Sarah Miller

Study by Miller et al. shows that doctors prescribe more branded medications after marketing visits by the makers of those drugs.

an In The Media Reference

"After free lunch from drug firms, doctors increase prescriptions" - Newswise. 2/17/2020.

Doctors prescribe more branded medications after marketing visits by the makers of those drugs, new research co-authored by a Cornell economist confirms.

But while the 4% average monthly increase in sales of those drugs in the year following such marketing represents a substantial return on investment, it is well below what some previous studies have suggested, said Colleen Carey, assistant professor of policy analysis and management in the College of Human Ecology.

Additionally, the study found that drug firms' "detailing" visits - a controversial practice involving in-kind payments to doctors, commonly meals - does not lead them to prescribe higher-quality drugs, as industry advocates have argued.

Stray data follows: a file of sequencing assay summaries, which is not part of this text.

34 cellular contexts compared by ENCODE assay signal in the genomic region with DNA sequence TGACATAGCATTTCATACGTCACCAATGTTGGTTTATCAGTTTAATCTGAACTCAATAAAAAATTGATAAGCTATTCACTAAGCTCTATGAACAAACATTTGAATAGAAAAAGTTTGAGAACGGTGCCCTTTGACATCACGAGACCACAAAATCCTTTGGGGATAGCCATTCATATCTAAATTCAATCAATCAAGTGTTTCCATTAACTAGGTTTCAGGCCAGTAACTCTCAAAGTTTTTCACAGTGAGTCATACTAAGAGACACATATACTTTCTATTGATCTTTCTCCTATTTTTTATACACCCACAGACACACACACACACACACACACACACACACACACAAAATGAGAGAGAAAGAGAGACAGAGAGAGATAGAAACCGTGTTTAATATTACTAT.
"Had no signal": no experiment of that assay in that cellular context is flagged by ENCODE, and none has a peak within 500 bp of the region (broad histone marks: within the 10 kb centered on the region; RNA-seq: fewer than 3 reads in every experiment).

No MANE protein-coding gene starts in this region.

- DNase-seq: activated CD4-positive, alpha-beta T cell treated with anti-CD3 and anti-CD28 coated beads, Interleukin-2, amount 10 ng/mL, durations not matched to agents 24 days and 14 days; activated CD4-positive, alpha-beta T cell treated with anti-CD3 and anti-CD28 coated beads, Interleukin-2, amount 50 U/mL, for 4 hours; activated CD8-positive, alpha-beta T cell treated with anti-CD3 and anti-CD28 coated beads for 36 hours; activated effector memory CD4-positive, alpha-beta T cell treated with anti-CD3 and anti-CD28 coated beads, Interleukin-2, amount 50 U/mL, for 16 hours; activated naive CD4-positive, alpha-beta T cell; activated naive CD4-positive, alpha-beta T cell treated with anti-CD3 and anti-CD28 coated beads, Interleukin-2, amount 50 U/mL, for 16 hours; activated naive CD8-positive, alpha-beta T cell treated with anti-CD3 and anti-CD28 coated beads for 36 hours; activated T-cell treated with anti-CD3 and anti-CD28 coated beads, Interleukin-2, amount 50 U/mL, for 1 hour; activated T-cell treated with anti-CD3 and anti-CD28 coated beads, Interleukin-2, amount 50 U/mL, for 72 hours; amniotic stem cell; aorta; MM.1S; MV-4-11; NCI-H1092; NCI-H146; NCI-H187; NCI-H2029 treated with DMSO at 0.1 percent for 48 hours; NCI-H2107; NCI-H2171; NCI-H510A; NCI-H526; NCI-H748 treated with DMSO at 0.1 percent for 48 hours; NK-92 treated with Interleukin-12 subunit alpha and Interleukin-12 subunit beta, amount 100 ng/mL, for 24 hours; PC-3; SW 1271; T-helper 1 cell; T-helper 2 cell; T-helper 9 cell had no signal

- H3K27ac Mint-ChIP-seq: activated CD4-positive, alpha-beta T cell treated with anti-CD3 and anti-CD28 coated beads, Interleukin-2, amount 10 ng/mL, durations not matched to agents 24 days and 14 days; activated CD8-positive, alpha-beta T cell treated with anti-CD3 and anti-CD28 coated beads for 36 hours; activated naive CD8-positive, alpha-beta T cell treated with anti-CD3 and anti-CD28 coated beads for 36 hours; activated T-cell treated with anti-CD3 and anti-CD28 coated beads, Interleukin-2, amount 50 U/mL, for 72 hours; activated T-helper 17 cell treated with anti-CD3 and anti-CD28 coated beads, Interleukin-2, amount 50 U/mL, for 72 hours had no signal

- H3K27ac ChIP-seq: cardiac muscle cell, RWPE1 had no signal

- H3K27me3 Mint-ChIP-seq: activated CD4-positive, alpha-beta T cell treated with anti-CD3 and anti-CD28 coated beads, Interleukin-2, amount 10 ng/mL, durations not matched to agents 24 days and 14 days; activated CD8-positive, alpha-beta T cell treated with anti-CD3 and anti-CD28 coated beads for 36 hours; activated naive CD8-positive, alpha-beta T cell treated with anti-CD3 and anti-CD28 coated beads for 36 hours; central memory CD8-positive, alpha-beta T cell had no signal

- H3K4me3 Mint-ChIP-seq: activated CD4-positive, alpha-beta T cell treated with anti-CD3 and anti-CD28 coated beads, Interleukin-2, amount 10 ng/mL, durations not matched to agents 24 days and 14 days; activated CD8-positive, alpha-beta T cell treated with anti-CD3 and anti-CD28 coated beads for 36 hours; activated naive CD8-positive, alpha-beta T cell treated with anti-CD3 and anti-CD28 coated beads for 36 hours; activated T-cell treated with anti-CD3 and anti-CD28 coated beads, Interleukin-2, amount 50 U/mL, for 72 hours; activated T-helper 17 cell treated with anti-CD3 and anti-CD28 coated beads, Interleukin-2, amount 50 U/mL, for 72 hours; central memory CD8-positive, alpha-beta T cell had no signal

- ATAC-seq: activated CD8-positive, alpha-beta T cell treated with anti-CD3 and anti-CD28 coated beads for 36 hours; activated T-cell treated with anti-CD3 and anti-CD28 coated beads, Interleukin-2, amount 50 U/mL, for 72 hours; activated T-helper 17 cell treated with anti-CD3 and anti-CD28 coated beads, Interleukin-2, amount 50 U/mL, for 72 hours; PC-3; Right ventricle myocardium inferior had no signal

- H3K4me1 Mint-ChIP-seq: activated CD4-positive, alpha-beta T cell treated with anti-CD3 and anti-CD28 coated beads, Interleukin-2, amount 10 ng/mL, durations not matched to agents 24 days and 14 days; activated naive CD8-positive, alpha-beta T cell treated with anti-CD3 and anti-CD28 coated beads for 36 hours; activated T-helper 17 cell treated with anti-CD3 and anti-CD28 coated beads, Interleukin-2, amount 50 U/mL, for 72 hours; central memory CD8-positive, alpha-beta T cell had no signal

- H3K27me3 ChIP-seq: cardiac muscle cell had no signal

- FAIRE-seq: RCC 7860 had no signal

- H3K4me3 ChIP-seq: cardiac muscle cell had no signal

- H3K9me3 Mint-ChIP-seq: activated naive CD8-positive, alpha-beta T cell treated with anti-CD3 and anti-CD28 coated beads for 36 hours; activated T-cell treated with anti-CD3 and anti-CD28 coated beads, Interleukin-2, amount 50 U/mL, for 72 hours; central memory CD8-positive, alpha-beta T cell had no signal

"We took seriously the claim that there is educational value to these marketing encounters," Carey said. "We just don't find any evidence for it."

Carey is the author, with Ethan Lieber of the University of Notre Dame and Sarah Miller of the University of Michigan, of "Drug Firms' Payments and Physicians' Prescribing Behavior in Medicare Part D," released Feb. 17 as a working paper by National Bureau of Economic Research.

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Sarah Miller

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